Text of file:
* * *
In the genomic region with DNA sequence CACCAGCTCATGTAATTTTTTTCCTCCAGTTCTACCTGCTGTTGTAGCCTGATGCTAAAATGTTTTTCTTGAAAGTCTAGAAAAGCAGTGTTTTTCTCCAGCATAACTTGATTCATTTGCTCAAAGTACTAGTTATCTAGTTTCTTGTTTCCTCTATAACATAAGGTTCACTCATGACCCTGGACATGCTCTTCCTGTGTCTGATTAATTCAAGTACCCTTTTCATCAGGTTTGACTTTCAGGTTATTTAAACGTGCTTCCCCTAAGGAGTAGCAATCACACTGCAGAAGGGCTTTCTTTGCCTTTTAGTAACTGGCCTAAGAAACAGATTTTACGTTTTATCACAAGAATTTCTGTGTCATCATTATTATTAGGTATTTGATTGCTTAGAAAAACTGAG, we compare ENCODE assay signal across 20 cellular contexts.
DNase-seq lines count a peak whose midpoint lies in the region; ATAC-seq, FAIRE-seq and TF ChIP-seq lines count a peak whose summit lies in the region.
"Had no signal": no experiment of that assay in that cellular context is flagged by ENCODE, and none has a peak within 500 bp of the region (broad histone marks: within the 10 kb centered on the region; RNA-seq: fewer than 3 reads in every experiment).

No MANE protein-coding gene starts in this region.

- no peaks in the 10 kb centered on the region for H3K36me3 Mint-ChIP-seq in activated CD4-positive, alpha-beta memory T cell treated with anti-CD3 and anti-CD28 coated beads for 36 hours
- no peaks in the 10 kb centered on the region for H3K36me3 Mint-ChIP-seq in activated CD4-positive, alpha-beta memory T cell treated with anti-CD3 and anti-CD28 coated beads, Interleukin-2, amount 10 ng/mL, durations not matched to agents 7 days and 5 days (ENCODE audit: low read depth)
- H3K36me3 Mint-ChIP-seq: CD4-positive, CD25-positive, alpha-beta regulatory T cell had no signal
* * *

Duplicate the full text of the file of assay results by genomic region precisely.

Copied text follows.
In the genomic region with DNA sequence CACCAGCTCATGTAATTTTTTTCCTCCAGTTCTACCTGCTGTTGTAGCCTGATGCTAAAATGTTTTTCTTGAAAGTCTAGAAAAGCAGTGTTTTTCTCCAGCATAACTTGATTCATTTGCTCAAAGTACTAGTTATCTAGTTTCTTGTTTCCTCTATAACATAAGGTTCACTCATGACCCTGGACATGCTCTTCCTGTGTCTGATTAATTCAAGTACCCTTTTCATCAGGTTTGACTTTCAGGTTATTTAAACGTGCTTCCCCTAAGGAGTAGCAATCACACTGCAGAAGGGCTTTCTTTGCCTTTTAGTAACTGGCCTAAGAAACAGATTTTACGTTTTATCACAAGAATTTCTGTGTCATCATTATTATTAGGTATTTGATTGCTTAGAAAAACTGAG, we compare ENCODE assay signal across 20 cellular contexts.
DNase-seq lines count a peak whose midpoint lies in the region; ATAC-seq, FAIRE-seq and TF ChIP-seq lines count a peak whose summit lies in the region.
"Had no signal": no experiment of that assay in that cellular context is flagged by ENCODE, and none has a peak within 500 bp of the region (broad histone marks: within the 10 kb centered on the region; RNA-seq: fewer than 3 reads in every experiment).

No MANE protein-coding gene starts in this region.

- no peaks in the 10 kb centered on the region for H3K36me3 Mint-ChIP-seq in activated CD4-positive, alpha-beta memory T cell treated with anti-CD3 and anti-CD28 coated beads for 36 hours
- no peaks in the 10 kb centered on the region for H3K36me3 Mint-ChIP-seq in activated CD4-positive, alpha-beta memory T cell treated with anti-CD3 and anti-CD28 coated beads, Interleukin-2, amount 10 ng/mL, durations not matched to agents 7 days and 5 days (ENCODE audit: low read depth)
- H3K36me3 Mint-ChIP-seq: CD4-positive, CD25-positive, alpha-beta regulatory T cell had no signal